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ANZSOG introductory session builds understanding of First Nations policy changes

10 August 2023

News and media


The Australia and New Zealand School of Government (ANZSOG) has helped over a thousand public servants begin their journey of understanding the considerable changes underway in First Nations policy, with a free online introductory session delivered by Geoff Richardson PSM, chief executive of First Nations Development Services, and Professor Catherine Althaus.

The session ‘Starting your journey to working with First Nations’ is now available to the broader public in the form of a video recording and slides that Mr Richardson and Professor Althaus used as part of the presentation.

This session was designed to offer a ‘taste’ of the more in-depth, six session program, Working with First Nations: Delivering on the Priority Reforms, which Mr Richardson and Professor Althaus will present in June and October 2024.

The introductory session focused on the 2020 National Agreement on Closing the Gap, a unique agreement developed in partnership with Aboriginal and Torres Strait Islander peoples and negotiated between all nine Australian jurisdictions and the Coalition of Peaks.

It contains four Priority Reforms which must underpin the work of all government agencies with First Nations: Formal Partnerships and Shared Decision-Making, Building the Community-Controlled Sector, Transforming Government Organisations, Shared Access to Data and Information at the Regional Level.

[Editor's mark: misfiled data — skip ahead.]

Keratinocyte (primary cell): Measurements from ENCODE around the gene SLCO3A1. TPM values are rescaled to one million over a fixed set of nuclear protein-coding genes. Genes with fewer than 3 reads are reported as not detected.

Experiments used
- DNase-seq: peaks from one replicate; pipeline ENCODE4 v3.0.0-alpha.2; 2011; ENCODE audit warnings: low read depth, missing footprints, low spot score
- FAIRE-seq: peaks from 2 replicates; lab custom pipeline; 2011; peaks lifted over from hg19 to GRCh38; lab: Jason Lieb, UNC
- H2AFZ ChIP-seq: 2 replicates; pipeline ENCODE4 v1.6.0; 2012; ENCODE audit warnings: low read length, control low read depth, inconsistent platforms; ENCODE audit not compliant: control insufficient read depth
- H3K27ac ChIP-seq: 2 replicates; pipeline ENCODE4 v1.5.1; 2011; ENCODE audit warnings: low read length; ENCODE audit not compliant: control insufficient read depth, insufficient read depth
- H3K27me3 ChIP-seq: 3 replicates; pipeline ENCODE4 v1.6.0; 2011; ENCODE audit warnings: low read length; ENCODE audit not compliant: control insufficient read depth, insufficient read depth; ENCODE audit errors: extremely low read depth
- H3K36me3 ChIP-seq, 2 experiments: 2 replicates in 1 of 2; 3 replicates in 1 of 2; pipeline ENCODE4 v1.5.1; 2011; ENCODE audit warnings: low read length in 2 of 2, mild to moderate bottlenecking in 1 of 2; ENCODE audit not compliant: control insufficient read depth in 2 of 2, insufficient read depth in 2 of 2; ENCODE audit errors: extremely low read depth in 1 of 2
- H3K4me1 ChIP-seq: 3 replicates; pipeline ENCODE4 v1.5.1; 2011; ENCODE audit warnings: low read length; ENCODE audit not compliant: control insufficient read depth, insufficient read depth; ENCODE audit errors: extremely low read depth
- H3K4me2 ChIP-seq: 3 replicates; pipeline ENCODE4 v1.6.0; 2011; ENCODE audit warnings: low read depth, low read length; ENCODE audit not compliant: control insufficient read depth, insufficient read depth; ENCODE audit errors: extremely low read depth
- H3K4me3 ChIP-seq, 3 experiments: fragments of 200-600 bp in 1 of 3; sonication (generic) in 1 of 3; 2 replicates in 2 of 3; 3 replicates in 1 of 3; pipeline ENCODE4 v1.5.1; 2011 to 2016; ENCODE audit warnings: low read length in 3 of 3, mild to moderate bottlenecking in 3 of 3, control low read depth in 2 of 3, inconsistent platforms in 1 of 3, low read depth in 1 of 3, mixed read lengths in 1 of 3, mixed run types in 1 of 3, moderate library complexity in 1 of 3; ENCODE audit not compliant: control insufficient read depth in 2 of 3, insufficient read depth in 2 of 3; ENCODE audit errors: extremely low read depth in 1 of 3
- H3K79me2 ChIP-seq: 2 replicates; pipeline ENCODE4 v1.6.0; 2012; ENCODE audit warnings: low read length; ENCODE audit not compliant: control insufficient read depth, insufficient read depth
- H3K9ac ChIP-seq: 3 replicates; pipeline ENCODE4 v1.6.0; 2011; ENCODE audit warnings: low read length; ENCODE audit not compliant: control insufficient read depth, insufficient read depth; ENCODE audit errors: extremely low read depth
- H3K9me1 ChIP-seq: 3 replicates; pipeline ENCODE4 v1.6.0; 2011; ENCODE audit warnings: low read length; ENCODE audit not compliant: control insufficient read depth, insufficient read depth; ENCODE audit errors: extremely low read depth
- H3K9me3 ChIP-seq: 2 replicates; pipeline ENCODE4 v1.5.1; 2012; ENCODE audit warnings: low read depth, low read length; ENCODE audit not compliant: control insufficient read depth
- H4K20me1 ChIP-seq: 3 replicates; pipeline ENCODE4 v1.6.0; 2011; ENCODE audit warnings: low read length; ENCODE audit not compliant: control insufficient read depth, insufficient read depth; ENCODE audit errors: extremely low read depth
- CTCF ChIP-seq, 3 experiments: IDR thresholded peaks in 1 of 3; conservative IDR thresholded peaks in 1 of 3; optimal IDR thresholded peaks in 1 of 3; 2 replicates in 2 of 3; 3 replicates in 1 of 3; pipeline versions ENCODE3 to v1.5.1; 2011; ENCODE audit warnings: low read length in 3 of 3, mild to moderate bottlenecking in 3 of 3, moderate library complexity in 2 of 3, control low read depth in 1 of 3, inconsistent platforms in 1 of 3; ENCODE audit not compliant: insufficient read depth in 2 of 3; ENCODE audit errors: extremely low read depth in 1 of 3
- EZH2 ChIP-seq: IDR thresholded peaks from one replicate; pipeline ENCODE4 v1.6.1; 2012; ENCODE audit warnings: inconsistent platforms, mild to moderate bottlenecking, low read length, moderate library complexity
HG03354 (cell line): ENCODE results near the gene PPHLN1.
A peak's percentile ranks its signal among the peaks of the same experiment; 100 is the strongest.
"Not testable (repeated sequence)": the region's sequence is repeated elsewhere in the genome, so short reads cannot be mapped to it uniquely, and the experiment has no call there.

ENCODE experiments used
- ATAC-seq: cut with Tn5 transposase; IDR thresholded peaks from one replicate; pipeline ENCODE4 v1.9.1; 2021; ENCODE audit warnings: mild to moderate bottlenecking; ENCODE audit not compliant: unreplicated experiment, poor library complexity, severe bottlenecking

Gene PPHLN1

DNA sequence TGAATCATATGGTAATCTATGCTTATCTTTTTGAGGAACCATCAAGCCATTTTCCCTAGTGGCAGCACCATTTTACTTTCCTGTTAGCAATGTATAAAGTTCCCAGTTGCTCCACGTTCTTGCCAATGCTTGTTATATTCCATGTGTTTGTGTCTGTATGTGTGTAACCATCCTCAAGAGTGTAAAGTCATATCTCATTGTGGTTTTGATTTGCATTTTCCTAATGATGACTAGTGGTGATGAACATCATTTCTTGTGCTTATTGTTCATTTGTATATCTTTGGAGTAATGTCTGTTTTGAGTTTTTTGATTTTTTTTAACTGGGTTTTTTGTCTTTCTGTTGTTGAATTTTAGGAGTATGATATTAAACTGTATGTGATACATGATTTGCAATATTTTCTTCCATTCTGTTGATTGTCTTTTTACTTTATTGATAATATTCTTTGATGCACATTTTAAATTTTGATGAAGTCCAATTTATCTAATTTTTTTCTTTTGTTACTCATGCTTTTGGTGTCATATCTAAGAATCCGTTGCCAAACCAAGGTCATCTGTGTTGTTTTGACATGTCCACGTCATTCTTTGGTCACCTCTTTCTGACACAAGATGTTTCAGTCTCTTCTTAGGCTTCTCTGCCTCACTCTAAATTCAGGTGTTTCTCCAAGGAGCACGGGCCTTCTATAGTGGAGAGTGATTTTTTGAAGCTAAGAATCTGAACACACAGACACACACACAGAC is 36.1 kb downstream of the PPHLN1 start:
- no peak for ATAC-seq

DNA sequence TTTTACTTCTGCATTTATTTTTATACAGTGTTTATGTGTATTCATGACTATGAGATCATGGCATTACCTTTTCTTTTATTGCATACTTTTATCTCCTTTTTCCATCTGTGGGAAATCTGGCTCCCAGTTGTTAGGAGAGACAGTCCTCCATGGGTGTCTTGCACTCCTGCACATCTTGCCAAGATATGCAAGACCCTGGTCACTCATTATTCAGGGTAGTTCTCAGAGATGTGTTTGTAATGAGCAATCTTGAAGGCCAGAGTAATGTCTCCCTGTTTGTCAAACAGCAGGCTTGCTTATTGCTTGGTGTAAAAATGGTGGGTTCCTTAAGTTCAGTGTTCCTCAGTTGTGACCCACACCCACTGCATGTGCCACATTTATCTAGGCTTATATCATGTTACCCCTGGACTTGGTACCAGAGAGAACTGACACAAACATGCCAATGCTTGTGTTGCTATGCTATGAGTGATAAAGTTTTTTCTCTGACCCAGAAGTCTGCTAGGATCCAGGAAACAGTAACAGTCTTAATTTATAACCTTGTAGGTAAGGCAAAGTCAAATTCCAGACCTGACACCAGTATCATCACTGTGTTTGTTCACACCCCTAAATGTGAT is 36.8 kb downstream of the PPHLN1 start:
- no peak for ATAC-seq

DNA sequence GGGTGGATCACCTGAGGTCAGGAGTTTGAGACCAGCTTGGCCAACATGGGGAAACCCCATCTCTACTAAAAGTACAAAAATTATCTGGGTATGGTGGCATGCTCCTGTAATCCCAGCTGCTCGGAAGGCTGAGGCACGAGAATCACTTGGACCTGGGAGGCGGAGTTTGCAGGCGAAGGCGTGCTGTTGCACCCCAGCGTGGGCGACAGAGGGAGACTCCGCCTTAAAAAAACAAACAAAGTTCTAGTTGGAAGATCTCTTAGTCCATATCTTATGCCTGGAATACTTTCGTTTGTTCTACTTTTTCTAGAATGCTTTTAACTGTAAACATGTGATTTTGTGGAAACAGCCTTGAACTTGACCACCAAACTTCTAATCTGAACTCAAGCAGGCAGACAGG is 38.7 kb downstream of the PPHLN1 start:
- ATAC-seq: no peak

Mr Richardson began the session by saying it aimed to give participants an insight into the significance of the National Agreement, examine major factors impeding governments from closing the gap and look at ways to overcome those impediments.

“The aim is to help you realise the power you already have to identify the barriers and impediments to closing the gap and to influence transformation in the system you work in.”

“We also want to encourage you to work on your capability so you can work in partnership with Aboriginal and Torres Strait Islander Peoples to close the gap.”

“Closing the Gap is possible, but it is not going to happen without a significant change in the way we do business.”


“I’m in my mid–thirties and in the middle of my career. I have never worked in a role where my work specifically impacted First Nations people. But I am starting to realise that understanding the perspective and needs of First Nations peoples, and ‘seeing with two eyes’, is necessary for EVERYONE in public sector roles. This session helped move me further along this journey of understanding.” – session participant


Professor Althaus noted how public servants at all levels needed to change the way they worked.
“Our governments have signed off on the National Agreement reforms at the highest level, so we (public servants) have the mandate to do things differently, and it is up to us,” she said.

“We are asking you to shift the very system that you have been successful in, and asking you to focus in on the strengths that you could bring to make positive change.”

She said that there were five ways public servants at all levels could contribute to meaningful change:

  • Start with leadership and responsibility (a commitment approach)
  • Partner with First Nations People (a relational approach)
  • Build on your experience (a strengths-based approach)
  • Change the narrative (a capacity strengthening approach)
  • Work on your cultural competence (a learning approach)

Mr Richardson said that over and above the challenges of remoteness and large numbers of discrete communities that needed servicing, there was no overarching policy or vision for how relations between governments and First Nations could work.